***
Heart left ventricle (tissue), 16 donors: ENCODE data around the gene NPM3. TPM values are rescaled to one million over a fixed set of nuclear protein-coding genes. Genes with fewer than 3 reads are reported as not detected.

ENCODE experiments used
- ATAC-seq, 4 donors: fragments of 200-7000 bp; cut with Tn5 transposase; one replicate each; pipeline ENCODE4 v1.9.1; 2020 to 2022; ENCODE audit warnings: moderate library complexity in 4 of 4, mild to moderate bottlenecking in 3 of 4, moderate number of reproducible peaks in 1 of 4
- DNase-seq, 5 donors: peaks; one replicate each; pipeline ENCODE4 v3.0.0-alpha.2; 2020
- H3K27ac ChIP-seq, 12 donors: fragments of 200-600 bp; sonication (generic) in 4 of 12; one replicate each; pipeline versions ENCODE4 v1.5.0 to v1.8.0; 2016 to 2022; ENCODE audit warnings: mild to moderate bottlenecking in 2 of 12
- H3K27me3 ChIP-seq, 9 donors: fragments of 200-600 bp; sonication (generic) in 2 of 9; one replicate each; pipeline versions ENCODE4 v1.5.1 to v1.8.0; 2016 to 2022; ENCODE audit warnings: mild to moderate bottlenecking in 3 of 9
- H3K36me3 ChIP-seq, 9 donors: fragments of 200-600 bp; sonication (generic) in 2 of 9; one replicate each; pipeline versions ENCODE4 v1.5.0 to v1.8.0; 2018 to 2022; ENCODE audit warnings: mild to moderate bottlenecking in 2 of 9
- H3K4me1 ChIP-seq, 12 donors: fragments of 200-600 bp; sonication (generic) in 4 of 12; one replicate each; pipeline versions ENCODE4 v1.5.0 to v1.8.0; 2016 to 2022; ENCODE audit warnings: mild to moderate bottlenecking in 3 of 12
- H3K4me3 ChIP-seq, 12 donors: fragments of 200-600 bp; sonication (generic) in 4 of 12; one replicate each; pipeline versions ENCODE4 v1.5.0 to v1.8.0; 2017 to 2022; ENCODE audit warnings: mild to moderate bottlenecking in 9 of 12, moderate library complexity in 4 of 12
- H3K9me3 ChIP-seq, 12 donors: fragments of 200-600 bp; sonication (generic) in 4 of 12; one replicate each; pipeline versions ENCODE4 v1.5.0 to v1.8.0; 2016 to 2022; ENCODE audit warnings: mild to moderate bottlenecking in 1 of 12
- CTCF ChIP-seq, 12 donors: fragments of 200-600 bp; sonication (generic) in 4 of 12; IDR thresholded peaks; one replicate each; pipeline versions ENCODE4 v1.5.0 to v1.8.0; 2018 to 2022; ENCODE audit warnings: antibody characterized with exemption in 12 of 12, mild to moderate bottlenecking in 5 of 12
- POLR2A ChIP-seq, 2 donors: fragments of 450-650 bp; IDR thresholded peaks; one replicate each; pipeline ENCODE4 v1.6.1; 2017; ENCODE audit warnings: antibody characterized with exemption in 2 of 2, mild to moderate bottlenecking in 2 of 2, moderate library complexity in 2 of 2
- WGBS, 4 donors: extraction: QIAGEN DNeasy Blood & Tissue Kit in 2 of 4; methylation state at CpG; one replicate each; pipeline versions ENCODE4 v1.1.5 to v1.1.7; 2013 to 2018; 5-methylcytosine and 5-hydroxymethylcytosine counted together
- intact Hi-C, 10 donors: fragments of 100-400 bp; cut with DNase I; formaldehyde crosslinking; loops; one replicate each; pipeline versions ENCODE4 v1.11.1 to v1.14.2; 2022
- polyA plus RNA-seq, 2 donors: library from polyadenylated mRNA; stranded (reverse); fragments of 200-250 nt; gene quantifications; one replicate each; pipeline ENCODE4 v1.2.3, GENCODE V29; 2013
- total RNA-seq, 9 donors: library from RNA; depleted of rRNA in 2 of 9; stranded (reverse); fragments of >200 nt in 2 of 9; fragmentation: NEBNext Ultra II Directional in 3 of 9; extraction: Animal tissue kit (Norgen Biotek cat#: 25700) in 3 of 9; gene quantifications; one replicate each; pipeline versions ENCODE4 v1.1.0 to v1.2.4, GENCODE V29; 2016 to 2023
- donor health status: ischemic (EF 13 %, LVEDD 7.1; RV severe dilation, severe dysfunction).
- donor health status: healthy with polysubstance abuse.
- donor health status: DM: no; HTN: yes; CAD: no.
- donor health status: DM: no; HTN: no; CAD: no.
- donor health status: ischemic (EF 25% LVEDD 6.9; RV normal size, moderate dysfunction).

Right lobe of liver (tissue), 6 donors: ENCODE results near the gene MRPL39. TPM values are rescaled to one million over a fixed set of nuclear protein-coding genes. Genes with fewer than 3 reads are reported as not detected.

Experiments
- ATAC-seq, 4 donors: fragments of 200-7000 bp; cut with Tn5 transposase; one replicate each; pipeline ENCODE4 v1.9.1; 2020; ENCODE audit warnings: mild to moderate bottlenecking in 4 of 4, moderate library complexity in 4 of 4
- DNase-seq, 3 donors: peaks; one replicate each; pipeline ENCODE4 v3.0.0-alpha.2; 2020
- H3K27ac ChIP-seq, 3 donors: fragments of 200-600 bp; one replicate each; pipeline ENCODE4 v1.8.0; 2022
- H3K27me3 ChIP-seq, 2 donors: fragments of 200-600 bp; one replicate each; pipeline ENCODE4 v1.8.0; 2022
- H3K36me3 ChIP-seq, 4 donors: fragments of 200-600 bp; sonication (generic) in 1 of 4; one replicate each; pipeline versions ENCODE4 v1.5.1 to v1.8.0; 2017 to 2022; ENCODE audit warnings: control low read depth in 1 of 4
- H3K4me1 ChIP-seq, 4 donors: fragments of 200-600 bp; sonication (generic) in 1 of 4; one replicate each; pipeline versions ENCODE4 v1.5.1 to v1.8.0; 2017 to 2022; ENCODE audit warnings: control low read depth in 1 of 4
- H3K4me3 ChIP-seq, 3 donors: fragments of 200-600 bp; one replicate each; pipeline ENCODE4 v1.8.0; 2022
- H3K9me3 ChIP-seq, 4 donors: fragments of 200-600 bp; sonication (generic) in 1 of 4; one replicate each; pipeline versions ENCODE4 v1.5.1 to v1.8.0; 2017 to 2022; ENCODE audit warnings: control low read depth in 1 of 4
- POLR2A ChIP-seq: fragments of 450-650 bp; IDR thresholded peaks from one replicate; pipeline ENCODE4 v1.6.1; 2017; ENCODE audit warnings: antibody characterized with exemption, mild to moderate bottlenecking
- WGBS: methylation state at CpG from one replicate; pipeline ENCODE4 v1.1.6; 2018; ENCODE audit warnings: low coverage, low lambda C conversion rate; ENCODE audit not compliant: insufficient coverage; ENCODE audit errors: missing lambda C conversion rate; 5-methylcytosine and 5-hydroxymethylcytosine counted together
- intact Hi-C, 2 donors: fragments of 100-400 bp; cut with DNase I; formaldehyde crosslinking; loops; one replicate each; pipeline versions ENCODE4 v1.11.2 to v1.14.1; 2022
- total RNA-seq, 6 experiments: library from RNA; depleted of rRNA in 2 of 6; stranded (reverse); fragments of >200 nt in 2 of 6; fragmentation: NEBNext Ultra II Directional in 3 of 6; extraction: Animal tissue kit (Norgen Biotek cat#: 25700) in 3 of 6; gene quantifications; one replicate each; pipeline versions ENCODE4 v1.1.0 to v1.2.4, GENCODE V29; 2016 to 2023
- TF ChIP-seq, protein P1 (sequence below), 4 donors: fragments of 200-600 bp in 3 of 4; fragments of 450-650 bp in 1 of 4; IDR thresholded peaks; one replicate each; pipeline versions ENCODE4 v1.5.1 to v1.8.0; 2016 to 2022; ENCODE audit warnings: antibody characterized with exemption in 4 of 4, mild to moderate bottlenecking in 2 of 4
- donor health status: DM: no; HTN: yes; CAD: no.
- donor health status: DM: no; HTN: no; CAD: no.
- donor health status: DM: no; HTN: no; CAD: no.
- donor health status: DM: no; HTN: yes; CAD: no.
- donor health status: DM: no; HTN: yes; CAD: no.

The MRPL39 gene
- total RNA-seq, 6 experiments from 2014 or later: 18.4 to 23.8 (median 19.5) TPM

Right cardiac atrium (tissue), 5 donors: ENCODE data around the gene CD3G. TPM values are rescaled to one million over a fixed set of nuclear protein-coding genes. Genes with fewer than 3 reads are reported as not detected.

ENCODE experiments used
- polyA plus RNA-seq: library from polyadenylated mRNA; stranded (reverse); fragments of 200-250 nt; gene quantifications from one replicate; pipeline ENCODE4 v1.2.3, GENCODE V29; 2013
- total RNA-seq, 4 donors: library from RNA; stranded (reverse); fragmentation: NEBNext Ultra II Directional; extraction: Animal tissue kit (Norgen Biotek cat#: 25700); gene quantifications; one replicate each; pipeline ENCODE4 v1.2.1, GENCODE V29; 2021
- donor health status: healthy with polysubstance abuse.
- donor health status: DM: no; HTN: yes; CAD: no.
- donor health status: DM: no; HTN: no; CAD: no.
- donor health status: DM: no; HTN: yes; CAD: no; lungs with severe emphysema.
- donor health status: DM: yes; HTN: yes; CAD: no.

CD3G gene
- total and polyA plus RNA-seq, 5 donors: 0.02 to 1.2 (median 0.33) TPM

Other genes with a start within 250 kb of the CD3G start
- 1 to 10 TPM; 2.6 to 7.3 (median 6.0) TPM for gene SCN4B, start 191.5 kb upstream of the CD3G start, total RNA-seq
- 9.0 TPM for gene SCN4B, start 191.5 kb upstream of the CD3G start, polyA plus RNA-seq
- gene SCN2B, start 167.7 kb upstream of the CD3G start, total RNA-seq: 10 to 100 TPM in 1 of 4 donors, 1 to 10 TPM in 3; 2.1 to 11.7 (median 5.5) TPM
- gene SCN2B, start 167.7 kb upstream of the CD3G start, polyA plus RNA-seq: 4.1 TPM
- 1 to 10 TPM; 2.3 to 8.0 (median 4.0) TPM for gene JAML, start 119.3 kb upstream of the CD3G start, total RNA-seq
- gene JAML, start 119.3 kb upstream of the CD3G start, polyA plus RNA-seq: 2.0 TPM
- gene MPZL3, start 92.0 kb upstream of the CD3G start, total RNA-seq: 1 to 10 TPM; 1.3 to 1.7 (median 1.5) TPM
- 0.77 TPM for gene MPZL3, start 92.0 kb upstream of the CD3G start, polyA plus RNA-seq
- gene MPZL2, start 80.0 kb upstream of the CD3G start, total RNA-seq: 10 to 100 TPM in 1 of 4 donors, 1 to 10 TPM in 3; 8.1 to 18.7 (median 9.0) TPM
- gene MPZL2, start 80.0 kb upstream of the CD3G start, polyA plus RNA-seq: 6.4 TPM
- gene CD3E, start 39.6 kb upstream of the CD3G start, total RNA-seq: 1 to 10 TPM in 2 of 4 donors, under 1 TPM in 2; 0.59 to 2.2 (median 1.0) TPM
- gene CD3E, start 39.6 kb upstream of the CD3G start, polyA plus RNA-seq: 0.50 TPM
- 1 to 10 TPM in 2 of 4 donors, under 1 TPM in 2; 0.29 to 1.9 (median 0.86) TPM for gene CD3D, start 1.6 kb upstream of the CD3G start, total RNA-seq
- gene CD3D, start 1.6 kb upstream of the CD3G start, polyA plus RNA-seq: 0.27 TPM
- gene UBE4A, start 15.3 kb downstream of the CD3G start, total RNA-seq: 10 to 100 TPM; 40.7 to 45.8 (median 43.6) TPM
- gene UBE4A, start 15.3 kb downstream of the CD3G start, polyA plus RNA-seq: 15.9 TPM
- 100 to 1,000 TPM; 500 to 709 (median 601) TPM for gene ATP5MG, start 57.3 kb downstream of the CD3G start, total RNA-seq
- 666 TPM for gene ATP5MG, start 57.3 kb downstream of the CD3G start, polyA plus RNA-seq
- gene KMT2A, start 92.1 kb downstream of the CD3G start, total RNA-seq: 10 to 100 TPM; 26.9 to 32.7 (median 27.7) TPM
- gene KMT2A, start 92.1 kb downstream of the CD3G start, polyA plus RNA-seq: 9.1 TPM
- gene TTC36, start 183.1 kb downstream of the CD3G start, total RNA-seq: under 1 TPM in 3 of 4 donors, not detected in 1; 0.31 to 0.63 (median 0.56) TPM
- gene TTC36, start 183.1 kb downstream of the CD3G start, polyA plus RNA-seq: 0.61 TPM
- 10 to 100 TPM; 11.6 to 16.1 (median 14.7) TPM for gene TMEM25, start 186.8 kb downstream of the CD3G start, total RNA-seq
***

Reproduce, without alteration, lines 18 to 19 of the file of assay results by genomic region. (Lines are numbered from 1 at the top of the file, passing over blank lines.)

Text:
- donor health status: healthy with polysubstance abuse.
- donor health status: DM: no; HTN: yes; CAD: no.